At a conference at Notre Dame in late April, speakers explored the issue of polarization in today’s church under the heading “Naming the Wounds, Beginning to Heal.” From a variety of backgrounds, they drew a picture of today’s Catholic Church in the United States with its polarities, tensions and different ways of thinking.
Polarization is not new in the church. The Acts of the Apostles (Chapter 15) tell of an early conflict in the church. Some were teaching, “Unless you are circumcised according to the Mosaic practice, you cannot be saved.” Paul and Barnabas went to Jerusalem to consult about this issue. When they arrived, the text says, “They were welcomed by the church, as well as by the apostles and the presbyters…. But some from the party of the Pharisees who had become believers stood up and said, ‘It is necessary to circumcise them and direct them to observe the Mosaic law.’” Paul said no, they do not have to observe all Jewish laws to be Christians. Very early in its history, the church experienced polarization.
That was just the beginning. Sadly, differences of opinion, bitter fights, heresies and schisms have occasionally wounded the church. In the late 1800s in the United States, the Catholic Church included some who wanted to strengthen the international dimension, favoring a worldwide church with a leader in Rome from whom authority flowed. Others sought to find distinctive American features in the church, like freedom, representation and a voice in how things worked. Isaac Hecker, the founder of the Paulists, reaching out to Protestants, found favor with French liberals but disfavor from Pope Leo XIII. Archbishop John Ireland of St. Paul had to be very cautious expressing his beliefs about church life in the United States. Leo did not like some American fundamental principles, like separation of church and state. French journalists described a new heresy, calling it Americanism.
Today, statistics present a troubling picture to those who knew a church that was once unified and growing stronger. Older Catholics, who went through the social changes of the 1960s, reflect the polarization of society that took place afterward, from those who let go of many conventions and formalities to those who applauded President Ronald Reagan’s economics. The findings of Mark M. Gray reported in a recent issue of America (“Your Average American Catholic,” 5/18) draw a full statistical picture of how things are, and he finds encouraging signs among otherwise dark numbers.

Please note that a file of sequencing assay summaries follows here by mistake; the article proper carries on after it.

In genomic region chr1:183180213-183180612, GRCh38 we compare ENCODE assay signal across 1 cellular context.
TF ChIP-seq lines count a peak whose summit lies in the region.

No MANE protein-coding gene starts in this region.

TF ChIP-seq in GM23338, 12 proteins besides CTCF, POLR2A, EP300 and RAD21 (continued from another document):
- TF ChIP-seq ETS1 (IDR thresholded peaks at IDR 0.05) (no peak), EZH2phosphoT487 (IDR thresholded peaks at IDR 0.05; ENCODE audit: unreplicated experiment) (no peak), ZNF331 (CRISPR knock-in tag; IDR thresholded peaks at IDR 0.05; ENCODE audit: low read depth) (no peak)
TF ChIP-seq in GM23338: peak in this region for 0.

In South Bend, Ind., John Jenkins, C.S.C., president of the University of Notre Dame, citing Robert Putnam and David Campbell’s American Grace, described two aftershocks of the cultural revolution of the 1960s. One was the Reagan movement that contributed energy to political divisiveness or polarity. The other was the movement of young people fed up with the controversies that divided religious people, leading to the explosion of the so-called nones—those who mark “none” on surveys that ask about religious affiliation. The sociologist Christian Smith told the conference that the millennials are not polarized; they are unconnected.
Catholics of different political stripes do agree on important things and can transcend polarities. The church’s strong tradition on social issues has much to contribute to the larger American society. Catholics of conflicting political stances still face issues of immigration together, perhaps because the face of Catholicism has long been that of immigrants. They still care for the poor and the outsiders, even if they have different views on how the political realm should address them. On life issues, from abortion to the death penalty, bishops of otherwise varying political views have been leaders in efforts to get together to work for what they believe.
Opportunities for addressing major issues do occur. The next meeting of the Synod of Bishops to consider the challenges of the family could introduce a new appreciation and attention to family issues. Perhaps Pope Francis’ promised encyclical will prompt serious reflection rather than reflexive dismissal of environmental issues. Later in the year, Pope Francis’ visit to the United States and in particular his address to Congress will put Catholic values and principles into public discourse in a powerful, personal way. And given the pope’s willingness to let people speak their minds without the need for everyone to agree on everything before we can all get along, perhaps when the bishops meet after the pope’s visit, they could express their varying opinions without danger of offending the faithful.
At the level of personal response, after naming the wounds, we can begin to heal by toning down fiery words and divisive stances, by admitting differences with our friends and colleagues without alienating them or blaming them. And we could, as Father Jenkins suggests, each do an examination of conscience that focuses on our rhetoric. That would start the healing in earnest.